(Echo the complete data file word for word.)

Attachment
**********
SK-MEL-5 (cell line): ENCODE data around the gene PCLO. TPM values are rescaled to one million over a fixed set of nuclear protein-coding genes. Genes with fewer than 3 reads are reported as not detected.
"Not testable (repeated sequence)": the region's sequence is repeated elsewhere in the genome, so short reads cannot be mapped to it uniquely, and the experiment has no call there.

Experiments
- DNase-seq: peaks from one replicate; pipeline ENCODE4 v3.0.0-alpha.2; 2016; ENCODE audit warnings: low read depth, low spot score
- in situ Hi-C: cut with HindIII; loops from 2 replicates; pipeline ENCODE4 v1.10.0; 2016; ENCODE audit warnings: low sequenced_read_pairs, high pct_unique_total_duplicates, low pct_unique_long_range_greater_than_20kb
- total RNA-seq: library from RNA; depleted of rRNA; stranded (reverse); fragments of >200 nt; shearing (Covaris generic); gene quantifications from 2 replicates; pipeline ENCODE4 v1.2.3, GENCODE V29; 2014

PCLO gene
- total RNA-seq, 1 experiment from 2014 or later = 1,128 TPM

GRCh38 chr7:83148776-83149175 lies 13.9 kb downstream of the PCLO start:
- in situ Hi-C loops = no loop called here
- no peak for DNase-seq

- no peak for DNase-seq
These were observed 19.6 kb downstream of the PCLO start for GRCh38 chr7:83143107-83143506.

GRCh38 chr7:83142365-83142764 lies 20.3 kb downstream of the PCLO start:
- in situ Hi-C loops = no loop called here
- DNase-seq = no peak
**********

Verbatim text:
SK-MEL-5 (cell line): ENCODE data around the gene PCLO. TPM values are rescaled to one million over a fixed set of nuclear protein-coding genes. Genes with fewer than 3 reads are reported as not detected.
"Not testable (repeated sequence)": the region's sequence is repeated elsewhere in the genome, so short reads cannot be mapped to it uniquely, and the experiment has no call there.

Experiments
- DNase-seq: peaks from one replicate; pipeline ENCODE4 v3.0.0-alpha.2; 2016; ENCODE audit warnings: low read depth, low spot score
- in situ Hi-C: cut with HindIII; loops from 2 replicates; pipeline ENCODE4 v1.10.0; 2016; ENCODE audit warnings: low sequenced_read_pairs, high pct_unique_total_duplicates, low pct_unique_long_range_greater_than_20kb
- total RNA-seq: library from RNA; depleted of rRNA; stranded (reverse); fragments of >200 nt; shearing (Covaris generic); gene quantifications from 2 replicates; pipeline ENCODE4 v1.2.3, GENCODE V29; 2014

PCLO gene
- total RNA-seq, 1 experiment from 2014 or later = 1,128 TPM

GRCh38 chr7:83148776-83149175 lies 13.9 kb downstream of the PCLO start:
- in situ Hi-C loops = no loop called here
- no peak for DNase-seq

- no peak for DNase-seq
These were observed 19.6 kb downstream of the PCLO start for GRCh38 chr7:83143107-83143506.

GRCh38 chr7:83142365-83142764 lies 20.3 kb downstream of the PCLO start:
- in situ Hi-C loops = no loop called here
- DNase-seq = no peak